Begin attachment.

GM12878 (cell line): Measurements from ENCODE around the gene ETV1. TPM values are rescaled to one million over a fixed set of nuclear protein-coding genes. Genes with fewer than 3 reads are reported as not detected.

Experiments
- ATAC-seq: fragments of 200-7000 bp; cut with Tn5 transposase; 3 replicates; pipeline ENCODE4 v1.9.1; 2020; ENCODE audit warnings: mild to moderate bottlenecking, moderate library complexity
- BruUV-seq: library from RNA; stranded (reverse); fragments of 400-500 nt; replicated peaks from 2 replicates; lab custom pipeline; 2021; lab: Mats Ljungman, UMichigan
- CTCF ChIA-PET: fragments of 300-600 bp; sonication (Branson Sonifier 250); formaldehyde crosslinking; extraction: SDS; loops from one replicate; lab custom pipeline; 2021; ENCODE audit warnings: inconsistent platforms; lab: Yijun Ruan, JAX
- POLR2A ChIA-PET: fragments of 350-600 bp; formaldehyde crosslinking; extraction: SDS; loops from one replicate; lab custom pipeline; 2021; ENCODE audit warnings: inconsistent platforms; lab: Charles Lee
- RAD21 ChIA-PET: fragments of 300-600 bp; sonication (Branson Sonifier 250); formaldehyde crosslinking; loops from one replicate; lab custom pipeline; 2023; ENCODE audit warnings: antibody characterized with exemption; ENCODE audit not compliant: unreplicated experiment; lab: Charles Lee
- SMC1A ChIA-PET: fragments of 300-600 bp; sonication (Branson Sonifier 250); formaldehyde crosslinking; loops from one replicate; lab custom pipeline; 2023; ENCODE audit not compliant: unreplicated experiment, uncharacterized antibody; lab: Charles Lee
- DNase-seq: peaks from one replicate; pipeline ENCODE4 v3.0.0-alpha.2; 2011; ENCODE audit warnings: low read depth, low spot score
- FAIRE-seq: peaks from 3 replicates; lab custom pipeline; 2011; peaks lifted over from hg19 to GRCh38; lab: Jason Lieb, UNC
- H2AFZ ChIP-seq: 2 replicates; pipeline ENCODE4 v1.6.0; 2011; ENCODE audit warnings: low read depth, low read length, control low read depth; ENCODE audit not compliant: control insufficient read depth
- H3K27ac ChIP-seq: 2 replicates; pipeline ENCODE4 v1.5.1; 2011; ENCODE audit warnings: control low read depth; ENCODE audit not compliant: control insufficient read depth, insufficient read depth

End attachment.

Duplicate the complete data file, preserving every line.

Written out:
GM12878 (cell line): Measurements from ENCODE around the gene ETV1. TPM values are rescaled to one million over a fixed set of nuclear protein-coding genes. Genes with fewer than 3 reads are reported as not detected.

Experiments
- ATAC-seq: fragments of 200-7000 bp; cut with Tn5 transposase; 3 replicates; pipeline ENCODE4 v1.9.1; 2020; ENCODE audit warnings: mild to moderate bottlenecking, moderate library complexity
- BruUV-seq: library from RNA; stranded (reverse); fragments of 400-500 nt; replicated peaks from 2 replicates; lab custom pipeline; 2021; lab: Mats Ljungman, UMichigan
- CTCF ChIA-PET: fragments of 300-600 bp; sonication (Branson Sonifier 250); formaldehyde crosslinking; extraction: SDS; loops from one replicate; lab custom pipeline; 2021; ENCODE audit warnings: inconsistent platforms; lab: Yijun Ruan, JAX
- POLR2A ChIA-PET: fragments of 350-600 bp; formaldehyde crosslinking; extraction: SDS; loops from one replicate; lab custom pipeline; 2021; ENCODE audit warnings: inconsistent platforms; lab: Charles Lee
- RAD21 ChIA-PET: fragments of 300-600 bp; sonication (Branson Sonifier 250); formaldehyde crosslinking; loops from one replicate; lab custom pipeline; 2023; ENCODE audit warnings: antibody characterized with exemption; ENCODE audit not compliant: unreplicated experiment; lab: Charles Lee
- SMC1A ChIA-PET: fragments of 300-600 bp; sonication (Branson Sonifier 250); formaldehyde crosslinking; loops from one replicate; lab custom pipeline; 2023; ENCODE audit not compliant: unreplicated experiment, uncharacterized antibody; lab: Charles Lee
- DNase-seq: peaks from one replicate; pipeline ENCODE4 v3.0.0-alpha.2; 2011; ENCODE audit warnings: low read depth, low spot score
- FAIRE-seq: peaks from 3 replicates; lab custom pipeline; 2011; peaks lifted over from hg19 to GRCh38; lab: Jason Lieb, UNC
- H2AFZ ChIP-seq: 2 replicates; pipeline ENCODE4 v1.6.0; 2011; ENCODE audit warnings: low read depth, low read length, control low read depth; ENCODE audit not compliant: control insufficient read depth
- H3K27ac ChIP-seq: 2 replicates; pipeline ENCODE4 v1.5.1; 2011; ENCODE audit warnings: control low read depth; ENCODE audit not compliant: control insufficient read depth, insufficient read depth